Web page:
The bluster has not impressed politicians across the pond. E.U. Trade Commissioner Pascal Lamy responded: "If there was to be litigation, of course we would fight it, and I believe we would win it."

A WTO case is far more likely to alienate Europeans than persuade them, E.U. officials warn. They have asked the Bush administration to be patient and allow the political process to unfold. At a February press conference, Franz Fischler, the E.U. farm commissioner, explained: "We are in the final phases of passing our laws in Parliament, and we would strongly advise not to start an action that would disrupt that."

Expecting a renewed push now that the war in Iraq is over, Europeans remain wary. The philosophical rift between Europe and the United States over GMOs is wider -- and stormier -- than the Atlantic. America unflinchingly added GMOs to the menu in 1996 (though a modified tomato had flopped two years before). Experts estimate that 70 percent of processed goods in U.S. supermarkets contain engineered ingredients.

Soybeans, corn and canola oil are the main genetically engineered crops in America. These staples appear in bread, cereal, crackers, flour, pasta, margarine, chocolate, candy and ice cream. Not even infant formula is au naturel any more -- though manufacturers are not required to indicate that on the packaging.

So far, biotech companies have filed 19 applications to sell genetically modified products in Europe. Many Europeans see this as selling out to agribusiness and international pressure. American critics consider the E.U. application process a sham that would require U.S. growers to completely transform their processes for growing and storing food.

Europeans might agree. Because of the way they're grown, says Pete Riley from Friends of the Earth U.K., few American crops would pass muster. "The European market wants to track food from the field to the plate," he says.

The intent is to be able to quickly preempt disasters like the outbreak of mad cow disease that struck Europe during the '90s. "We see this as quite modern and 21st century," Riley continues, "while the American system seems quite backward and 17th century."

Yet trade officials are unlikely to respect Europe's autonomy when agribusiness companies like Monsanto are faltering financially. A WTO case could last three years, sparking immense bitterness between the two blocs.

Improperly handled, modified genes could imbalance the ecosystem and agriculture -- and mistakes have already been made. Critics accuse Monsanto and other big biotech companies of trying to contaminate the entire world's seed stock, thereby rendering the debate over GMOs moot. With stakes so high, Winters says, "This case could undermine the entire legitimacy of the WTO."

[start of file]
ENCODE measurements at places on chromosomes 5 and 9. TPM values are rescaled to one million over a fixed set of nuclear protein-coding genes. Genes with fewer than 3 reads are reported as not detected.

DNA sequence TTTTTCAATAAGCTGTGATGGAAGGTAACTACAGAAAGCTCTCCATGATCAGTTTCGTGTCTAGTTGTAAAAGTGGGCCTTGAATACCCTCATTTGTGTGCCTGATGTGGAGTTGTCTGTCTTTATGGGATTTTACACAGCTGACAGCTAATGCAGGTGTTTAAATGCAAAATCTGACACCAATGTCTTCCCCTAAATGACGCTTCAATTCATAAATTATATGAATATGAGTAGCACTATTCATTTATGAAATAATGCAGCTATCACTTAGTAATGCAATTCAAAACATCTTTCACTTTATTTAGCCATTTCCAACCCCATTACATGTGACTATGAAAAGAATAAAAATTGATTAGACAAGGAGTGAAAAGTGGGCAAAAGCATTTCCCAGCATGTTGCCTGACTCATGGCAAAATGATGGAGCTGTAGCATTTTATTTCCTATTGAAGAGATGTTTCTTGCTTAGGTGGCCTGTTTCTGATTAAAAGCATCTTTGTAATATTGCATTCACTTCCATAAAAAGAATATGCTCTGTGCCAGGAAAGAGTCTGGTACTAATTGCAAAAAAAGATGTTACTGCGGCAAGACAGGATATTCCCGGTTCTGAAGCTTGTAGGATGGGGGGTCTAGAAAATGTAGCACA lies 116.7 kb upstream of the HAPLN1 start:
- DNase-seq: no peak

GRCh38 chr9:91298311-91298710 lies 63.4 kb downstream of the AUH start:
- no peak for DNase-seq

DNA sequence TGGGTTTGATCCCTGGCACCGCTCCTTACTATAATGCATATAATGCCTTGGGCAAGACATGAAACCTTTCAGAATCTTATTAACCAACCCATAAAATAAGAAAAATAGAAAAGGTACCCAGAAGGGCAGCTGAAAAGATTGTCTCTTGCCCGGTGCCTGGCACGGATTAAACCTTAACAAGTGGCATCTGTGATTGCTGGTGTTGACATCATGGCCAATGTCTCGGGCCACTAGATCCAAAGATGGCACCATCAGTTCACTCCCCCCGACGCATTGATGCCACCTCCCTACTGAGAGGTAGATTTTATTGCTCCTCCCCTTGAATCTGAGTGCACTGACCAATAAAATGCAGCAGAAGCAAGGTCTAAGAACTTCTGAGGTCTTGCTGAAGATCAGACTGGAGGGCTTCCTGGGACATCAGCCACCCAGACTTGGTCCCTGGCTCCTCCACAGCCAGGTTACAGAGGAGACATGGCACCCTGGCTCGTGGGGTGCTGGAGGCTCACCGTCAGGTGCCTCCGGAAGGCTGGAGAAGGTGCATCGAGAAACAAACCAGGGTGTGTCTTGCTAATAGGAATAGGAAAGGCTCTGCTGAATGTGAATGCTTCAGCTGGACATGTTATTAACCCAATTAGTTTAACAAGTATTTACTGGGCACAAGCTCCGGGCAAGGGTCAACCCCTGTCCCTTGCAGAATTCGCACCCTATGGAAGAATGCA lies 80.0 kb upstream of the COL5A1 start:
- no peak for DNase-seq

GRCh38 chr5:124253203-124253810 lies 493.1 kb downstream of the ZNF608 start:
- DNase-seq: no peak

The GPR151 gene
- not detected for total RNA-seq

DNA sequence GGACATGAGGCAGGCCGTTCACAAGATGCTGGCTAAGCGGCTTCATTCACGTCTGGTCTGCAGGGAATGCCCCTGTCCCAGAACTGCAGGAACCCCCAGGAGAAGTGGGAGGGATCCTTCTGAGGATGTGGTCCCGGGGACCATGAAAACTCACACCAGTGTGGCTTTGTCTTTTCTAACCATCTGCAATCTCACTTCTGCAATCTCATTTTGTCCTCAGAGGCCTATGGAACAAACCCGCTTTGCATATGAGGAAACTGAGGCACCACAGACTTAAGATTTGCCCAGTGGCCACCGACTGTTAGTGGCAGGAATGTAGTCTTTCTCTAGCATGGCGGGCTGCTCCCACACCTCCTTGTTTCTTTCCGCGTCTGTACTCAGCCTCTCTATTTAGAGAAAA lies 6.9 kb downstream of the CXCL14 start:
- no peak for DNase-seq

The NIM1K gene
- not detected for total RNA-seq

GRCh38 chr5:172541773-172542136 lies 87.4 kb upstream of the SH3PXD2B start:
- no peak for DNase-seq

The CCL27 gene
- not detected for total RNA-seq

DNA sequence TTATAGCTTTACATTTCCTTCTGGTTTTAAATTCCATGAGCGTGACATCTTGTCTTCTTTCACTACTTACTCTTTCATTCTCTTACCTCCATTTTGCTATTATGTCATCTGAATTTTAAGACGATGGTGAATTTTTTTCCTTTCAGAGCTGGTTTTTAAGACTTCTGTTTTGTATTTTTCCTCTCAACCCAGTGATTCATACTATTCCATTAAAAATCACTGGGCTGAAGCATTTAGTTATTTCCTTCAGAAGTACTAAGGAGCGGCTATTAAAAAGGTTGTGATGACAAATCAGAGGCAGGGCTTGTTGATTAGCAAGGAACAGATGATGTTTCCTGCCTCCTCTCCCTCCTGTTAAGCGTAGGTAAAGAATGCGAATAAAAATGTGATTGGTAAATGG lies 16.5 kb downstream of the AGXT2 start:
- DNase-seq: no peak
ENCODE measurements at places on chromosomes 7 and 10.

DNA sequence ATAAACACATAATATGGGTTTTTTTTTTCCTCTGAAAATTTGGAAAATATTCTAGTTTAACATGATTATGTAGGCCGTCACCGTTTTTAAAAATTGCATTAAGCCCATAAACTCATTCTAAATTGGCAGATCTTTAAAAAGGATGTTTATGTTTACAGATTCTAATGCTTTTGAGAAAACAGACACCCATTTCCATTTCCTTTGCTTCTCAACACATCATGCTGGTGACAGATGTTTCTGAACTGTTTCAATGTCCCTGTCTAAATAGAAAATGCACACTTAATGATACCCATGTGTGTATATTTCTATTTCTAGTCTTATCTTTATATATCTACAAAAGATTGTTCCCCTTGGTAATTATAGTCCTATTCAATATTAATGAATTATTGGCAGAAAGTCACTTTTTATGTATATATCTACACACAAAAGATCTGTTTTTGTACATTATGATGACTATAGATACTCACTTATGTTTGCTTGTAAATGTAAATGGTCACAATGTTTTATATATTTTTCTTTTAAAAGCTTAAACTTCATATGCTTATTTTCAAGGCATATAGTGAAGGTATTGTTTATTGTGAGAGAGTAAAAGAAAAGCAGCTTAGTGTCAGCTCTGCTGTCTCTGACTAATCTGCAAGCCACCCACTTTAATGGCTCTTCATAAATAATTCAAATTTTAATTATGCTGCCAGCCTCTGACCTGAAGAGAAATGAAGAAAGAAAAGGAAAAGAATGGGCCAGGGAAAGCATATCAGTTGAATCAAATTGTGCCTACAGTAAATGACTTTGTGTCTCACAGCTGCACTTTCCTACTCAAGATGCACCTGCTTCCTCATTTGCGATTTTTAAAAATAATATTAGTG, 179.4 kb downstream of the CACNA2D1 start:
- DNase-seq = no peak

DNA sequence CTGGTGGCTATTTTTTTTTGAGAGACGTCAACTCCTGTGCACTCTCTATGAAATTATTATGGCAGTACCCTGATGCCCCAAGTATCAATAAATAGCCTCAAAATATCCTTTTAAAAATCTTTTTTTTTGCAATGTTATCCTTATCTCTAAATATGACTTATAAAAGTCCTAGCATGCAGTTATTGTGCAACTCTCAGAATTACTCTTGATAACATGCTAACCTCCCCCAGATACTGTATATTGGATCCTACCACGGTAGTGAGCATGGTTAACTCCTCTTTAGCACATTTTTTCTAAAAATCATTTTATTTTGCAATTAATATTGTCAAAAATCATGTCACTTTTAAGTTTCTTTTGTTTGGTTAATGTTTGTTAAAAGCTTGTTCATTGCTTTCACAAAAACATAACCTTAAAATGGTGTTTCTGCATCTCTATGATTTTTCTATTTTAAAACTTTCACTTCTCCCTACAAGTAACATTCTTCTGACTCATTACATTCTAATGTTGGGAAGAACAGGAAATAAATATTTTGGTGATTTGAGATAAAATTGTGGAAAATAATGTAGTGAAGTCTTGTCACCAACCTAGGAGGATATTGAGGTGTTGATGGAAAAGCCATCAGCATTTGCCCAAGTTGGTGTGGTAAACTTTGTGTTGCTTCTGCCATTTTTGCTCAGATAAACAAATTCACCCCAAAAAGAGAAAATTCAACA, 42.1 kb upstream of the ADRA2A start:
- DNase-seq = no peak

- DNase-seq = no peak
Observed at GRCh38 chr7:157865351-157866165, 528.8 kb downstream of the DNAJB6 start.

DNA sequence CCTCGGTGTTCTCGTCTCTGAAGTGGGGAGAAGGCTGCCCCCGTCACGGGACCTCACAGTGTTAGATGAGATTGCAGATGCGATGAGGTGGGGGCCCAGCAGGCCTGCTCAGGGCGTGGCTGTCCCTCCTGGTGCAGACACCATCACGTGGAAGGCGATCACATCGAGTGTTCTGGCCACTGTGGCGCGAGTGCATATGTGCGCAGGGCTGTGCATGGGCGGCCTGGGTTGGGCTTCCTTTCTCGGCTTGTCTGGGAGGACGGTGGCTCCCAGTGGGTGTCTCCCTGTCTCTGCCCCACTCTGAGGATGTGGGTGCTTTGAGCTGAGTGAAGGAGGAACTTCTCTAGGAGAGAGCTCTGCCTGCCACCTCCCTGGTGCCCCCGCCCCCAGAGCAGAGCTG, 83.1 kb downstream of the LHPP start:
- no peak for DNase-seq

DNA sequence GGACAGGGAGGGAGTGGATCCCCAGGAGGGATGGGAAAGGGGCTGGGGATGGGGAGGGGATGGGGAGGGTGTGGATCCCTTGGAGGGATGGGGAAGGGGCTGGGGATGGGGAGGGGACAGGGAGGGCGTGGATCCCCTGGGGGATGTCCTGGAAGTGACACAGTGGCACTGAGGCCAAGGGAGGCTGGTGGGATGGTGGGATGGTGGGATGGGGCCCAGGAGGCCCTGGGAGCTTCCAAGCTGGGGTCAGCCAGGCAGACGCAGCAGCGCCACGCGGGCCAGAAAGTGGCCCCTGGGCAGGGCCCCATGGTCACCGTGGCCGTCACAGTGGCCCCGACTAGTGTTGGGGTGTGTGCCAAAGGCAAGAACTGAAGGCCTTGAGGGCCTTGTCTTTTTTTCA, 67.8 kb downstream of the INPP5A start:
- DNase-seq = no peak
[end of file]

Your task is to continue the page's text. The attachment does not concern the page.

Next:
3.NUPGE condemns bid to force GM foods on Europeans
Support for U.S. WTO challenge an embarrassment to Canadians

Ottawa - The National Union of Public and General Employees has condemned a decision by the Canadian government to join a World Trade Organization challenge to the European Union's moratorium on genetically modified (GM) foods.  The challenge has been launched by the United States with the support of Canada, Argentina, Egypt and nine other countries. The EU has refused to approve any GM products, often called 'Frankenfoods', since 1998, a move the U.S. considers illegal under WTO rules.

"How can we take any of our government's assurances on trade issues seriously when we are so obviously ready to ram GM foods down the throats of unwilling Europeans?" asks James Clancy, president of the 325,000-member National Union.  "If a European government cannot pass laws to protect public health without facing a WTO challenge, it follows that Canada will end up in the same position. The same would apply to any GM restrictions Canada might pass."

The Council of Canadians has called Ottawa's decision to support the challenge "an embarrassment for Canadians."

"Not only does this government refuse to label genetically engineered products in Canada - it now wants to impose these foods on the rest of the world," Clancy adds.  The EU moratorium is to remain in place until convincing evidence is produced to show that GM products pose no threat to public or environmental health. Pressure is growing for a similar moratorium in Canada but so far the federal Liberals have ignored it, siding instead with big agribusiness over the interests of consumers.

Clancy says the decision to support the U.S. challenge is an affront to European consumers.  "We have seen the U.S. try and use famine in Africa as a means to market GM products to reluctant farmers and citizens. Now Canada is joining the U.S. in an attempt to punish Europeans economically until they accept these products," he says.